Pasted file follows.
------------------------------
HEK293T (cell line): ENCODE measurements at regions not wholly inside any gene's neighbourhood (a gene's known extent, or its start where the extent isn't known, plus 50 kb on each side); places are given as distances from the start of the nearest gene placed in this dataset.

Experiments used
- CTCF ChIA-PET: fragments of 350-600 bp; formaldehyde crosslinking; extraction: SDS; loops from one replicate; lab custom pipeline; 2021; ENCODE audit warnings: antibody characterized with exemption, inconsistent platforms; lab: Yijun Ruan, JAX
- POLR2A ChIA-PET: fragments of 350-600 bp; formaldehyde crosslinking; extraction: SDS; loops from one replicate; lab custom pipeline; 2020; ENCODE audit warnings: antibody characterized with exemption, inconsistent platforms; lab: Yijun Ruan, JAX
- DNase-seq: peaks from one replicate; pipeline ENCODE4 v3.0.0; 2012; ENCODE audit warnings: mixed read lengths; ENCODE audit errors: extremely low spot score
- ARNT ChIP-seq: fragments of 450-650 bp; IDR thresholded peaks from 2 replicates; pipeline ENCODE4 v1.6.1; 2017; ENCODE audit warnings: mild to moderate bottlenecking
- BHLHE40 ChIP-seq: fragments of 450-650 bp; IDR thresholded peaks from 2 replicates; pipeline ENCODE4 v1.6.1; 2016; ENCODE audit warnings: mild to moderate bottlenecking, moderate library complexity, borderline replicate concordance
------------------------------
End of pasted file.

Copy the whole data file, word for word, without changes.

HEK293T (cell line): ENCODE measurements at regions not wholly inside any gene's neighbourhood (a gene's known extent, or its start where the extent isn't known, plus 50 kb on each side); places are given as distances from the start of the nearest gene placed in this dataset.

Experiments used
- CTCF ChIA-PET: fragments of 350-600 bp; formaldehyde crosslinking; extraction: SDS; loops from one replicate; lab custom pipeline; 2021; ENCODE audit warnings: antibody characterized with exemption, inconsistent platforms; lab: Yijun Ruan, JAX
- POLR2A ChIA-PET: fragments of 350-600 bp; formaldehyde crosslinking; extraction: SDS; loops from one replicate; lab custom pipeline; 2020; ENCODE audit warnings: antibody characterized with exemption, inconsistent platforms; lab: Yijun Ruan, JAX
- DNase-seq: peaks from one replicate; pipeline ENCODE4 v3.0.0; 2012; ENCODE audit warnings: mixed read lengths; ENCODE audit errors: extremely low spot score
- ARNT ChIP-seq: fragments of 450-650 bp; IDR thresholded peaks from 2 replicates; pipeline ENCODE4 v1.6.1; 2017; ENCODE audit warnings: mild to moderate bottlenecking
- BHLHE40 ChIP-seq: fragments of 450-650 bp; IDR thresholded peaks from 2 replicates; pipeline ENCODE4 v1.6.1; 2016; ENCODE audit warnings: mild to moderate bottlenecking, moderate library complexity, borderline replicate concordance